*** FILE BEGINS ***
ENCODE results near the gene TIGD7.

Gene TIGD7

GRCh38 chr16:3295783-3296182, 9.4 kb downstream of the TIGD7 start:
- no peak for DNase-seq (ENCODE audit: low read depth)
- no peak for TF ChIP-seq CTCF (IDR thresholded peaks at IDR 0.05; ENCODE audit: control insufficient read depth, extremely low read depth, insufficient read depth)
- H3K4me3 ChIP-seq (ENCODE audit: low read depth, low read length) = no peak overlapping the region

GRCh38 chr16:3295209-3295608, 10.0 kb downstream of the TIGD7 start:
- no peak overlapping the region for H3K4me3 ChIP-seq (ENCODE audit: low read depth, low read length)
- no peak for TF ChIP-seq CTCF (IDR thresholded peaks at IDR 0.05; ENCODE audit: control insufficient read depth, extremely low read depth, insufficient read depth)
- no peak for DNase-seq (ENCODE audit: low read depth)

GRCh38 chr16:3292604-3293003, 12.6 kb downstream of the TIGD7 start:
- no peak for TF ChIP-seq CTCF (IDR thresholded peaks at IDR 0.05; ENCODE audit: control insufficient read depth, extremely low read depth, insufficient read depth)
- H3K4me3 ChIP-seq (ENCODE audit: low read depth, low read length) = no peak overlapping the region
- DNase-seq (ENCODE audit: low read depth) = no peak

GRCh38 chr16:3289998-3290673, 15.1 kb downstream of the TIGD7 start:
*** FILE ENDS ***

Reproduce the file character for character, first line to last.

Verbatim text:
ENCODE results near the gene TIGD7.

Gene TIGD7

GRCh38 chr16:3295783-3296182, 9.4 kb downstream of the TIGD7 start:
- no peak for DNase-seq (ENCODE audit: low read depth)
- no peak for TF ChIP-seq CTCF (IDR thresholded peaks at IDR 0.05; ENCODE audit: control insufficient read depth, extremely low read depth, insufficient read depth)
- H3K4me3 ChIP-seq (ENCODE audit: low read depth, low read length) = no peak overlapping the region

GRCh38 chr16:3295209-3295608, 10.0 kb downstream of the TIGD7 start:
- no peak overlapping the region for H3K4me3 ChIP-seq (ENCODE audit: low read depth, low read length)
- no peak for TF ChIP-seq CTCF (IDR thresholded peaks at IDR 0.05; ENCODE audit: control insufficient read depth, extremely low read depth, insufficient read depth)
- no peak for DNase-seq (ENCODE audit: low read depth)

GRCh38 chr16:3292604-3293003, 12.6 kb downstream of the TIGD7 start:
- no peak for TF ChIP-seq CTCF (IDR thresholded peaks at IDR 0.05; ENCODE audit: control insufficient read depth, extremely low read depth, insufficient read depth)
- H3K4me3 ChIP-seq (ENCODE audit: low read depth, low read length) = no peak overlapping the region
- DNase-seq (ENCODE audit: low read depth) = no peak

GRCh38 chr16:3289998-3290673, 15.1 kb downstream of the TIGD7 start: